The rising use of drones in general and by law enforcement agencies in particular understandably causes great discomfort. While surveillance and killer drones are robustly used by the military in foreign countries, enabling the NSA to surveil and attack terrorists by using a drone that is operated from thousands of miles away and flying over ten thousand feet in the air, the use of the same methods by the local Police Department in search for Marijuana fields seems less intuitively acceptable – and rightfully so. Luckily, for the most part, the drones used by local law enforcement officials cannot attack and do not possess the ability to surveil from such a significant distance and altitude. Rather, they use drones that are more similar to the ones used in movies or can be bought online for approximately $1000. So why do they still seem to pose a threat to our privacy? and how should Courts protect our privacy when their use is becoming more common?
First, some technicalities. Commercial drones, such as the ones used by law enforcement agencies, can fly for less than 30 minutes at a time, with the ability to hover over an object and online video stream what is captured by their cameras. They can be quite easily operated from several miles away as they are usually equipped with stabilizing gyros, GPS, ground sensors and other user-friendly features. Recent developments allow some automated flying and video features such as following objects, automatic terrain flying and flying in a predetermined route, simplifying their use. In terms of video quality, as a thumb rule, drones will have more or less the same video capabilities of the most advanced smartphone in the market. Needless to say, advancements in video capabilities, such as enhanced resolution and zoom, are emerging and will rapidly find their way to drones. These drones can be used to search a certain backyard, surveil suspects, receive a bird’s view of demonstrations or other dynamic events such as marathons, assess ongoing and spreading fires, etc.
In light of the above abilities, and driven in part by public weary associated with drones, states are legislating laws that are meant to limit law enforcements’ abilities to use drones. Some of these laws categorically require law enforcement agencies to seek a warrant before any use of drones, utterly disregarding the array of abilities and uses these systems possess, treating their use as one may treat an intrusive search into a household. It is debatable whether drones have the ability record faces due to their video angle, which can be detrimental in terms of their use in the context of online facial recognition surveillance. That being said, by virtue of their flying nature, drones introduce new questions that crystallize the ineptness of the Fourth Amendment to safeguard privacy in an era of new technologies.
As Gregory McNeal points out, in California v. Ciraolo, when local police used an aircraft to fly over a 10-foot fenced yard in order to search for Marijuana, the Court stipulated that it was unreasonable for Ciraolo to expect privacy when a routine overflight, or an observation “by a power company repair mechanic on a pole overlooking the yard” would reveal exactly what the police discovered in their overflight. The Court stated that “The Fourth Amendment protection of the home has never been extended to require law enforcement officers to shield their eyes when passing by a home on public thoroughfares”, thus, in essence, absolving the police from requiring a warrant for observing the public’s backyards in overflight. In Florida v. Riley, the Supreme Court held that “the Fourth Amendment does not require the police traveling in the public airways at an altitude of 400 feet to obtain a warrant in order to observe what is visible to the naked eye”. As Riley refers to the means of surveillance, i.e. the naked eye, one can argue that using a camera with a X100 zoom would have made a difference in the Court’s analysis, an argument that has yet to be tested. That being said, the Court did refer to flying over 400 feet, which although able to, drones are not permitted to fly over that altitude; which essentially creates a gap of about 300 feet in which drones can operate without the need for a warrant. McNeal argues that if drones would be restricted to fly over 350 feet, there will be no invasion of privacy as a proxy to the right to property (which was held in U.S. v. Causby to end at approximately 80 feet). When the police want to use drones in lower altitudes, they should require a warrant. I find this suggestion fails exactly where states fail in looking beyond the platform. While flying at 350 feet does not seem intrusive in terms of property, the drone is equipped with cameras that are able to compensate with a robust zoom and high video resolution (if not in the present, then in the near future), achieving almost the same effect as walking in the subject’s backyard, which normally would require a warrant.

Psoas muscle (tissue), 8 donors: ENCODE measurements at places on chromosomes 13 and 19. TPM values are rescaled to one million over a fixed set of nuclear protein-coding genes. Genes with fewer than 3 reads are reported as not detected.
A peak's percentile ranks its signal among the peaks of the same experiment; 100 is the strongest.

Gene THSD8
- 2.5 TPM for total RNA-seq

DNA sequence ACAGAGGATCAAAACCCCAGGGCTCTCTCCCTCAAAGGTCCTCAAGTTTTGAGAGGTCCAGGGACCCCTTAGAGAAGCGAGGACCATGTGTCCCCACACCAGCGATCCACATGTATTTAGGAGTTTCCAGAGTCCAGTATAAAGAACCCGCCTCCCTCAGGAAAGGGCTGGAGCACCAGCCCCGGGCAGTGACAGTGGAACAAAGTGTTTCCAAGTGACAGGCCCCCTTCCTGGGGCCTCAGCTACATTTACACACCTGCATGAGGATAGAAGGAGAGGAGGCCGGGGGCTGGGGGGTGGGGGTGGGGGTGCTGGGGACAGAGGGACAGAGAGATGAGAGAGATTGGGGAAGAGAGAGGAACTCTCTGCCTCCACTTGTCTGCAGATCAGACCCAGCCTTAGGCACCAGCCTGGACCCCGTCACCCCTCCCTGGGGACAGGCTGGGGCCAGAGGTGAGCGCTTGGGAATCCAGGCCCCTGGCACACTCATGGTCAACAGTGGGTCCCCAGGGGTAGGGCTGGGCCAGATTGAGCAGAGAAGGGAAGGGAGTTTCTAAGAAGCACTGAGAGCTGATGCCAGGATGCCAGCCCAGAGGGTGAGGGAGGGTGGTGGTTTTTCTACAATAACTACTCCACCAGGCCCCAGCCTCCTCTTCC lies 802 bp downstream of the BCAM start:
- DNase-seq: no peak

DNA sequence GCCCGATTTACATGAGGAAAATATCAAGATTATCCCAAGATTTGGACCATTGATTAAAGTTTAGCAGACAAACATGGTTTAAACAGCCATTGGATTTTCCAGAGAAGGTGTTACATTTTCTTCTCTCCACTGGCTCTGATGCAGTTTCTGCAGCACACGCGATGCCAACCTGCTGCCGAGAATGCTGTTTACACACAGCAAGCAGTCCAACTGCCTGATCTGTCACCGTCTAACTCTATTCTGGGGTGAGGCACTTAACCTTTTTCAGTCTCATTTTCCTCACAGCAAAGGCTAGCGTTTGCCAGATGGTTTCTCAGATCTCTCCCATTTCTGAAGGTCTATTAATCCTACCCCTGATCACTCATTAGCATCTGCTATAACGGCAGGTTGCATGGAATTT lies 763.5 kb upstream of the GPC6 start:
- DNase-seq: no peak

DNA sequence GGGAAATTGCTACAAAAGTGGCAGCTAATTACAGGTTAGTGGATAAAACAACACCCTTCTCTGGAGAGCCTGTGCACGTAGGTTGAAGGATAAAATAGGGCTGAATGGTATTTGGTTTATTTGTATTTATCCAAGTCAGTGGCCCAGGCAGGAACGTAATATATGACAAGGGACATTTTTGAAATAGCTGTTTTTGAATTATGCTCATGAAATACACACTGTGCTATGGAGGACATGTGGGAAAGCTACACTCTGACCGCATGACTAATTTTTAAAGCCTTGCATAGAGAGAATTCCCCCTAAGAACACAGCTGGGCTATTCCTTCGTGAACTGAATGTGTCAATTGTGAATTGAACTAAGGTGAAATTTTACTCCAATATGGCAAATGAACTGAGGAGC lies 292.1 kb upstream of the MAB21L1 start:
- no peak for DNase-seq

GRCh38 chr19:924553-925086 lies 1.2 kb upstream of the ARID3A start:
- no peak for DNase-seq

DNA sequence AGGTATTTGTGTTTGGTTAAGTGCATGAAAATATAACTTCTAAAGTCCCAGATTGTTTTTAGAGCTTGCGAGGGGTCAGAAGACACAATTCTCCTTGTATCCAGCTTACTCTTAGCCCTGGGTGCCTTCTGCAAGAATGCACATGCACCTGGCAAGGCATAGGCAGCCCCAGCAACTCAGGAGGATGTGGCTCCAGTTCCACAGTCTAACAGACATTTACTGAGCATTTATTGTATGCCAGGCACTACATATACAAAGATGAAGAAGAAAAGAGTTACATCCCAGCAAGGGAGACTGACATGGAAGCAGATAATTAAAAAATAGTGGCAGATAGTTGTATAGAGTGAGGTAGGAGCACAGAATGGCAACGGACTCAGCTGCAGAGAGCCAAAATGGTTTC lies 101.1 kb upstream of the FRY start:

Therefore, the key is not setting arbitrary altitudes for drones to legally fly without a warrant, which is useless given advancements in cameras and optics; rather, by analyzing the product of each surveillance method regardless of the means utilized, and by applying an objective-subjective test in order to determine whether the surveilled person rightfully expected this situation to be private from the authorities. This will better safeguard the right to privacy while allowing the police to utilize drones and their unique capabilities in order to benefit the public.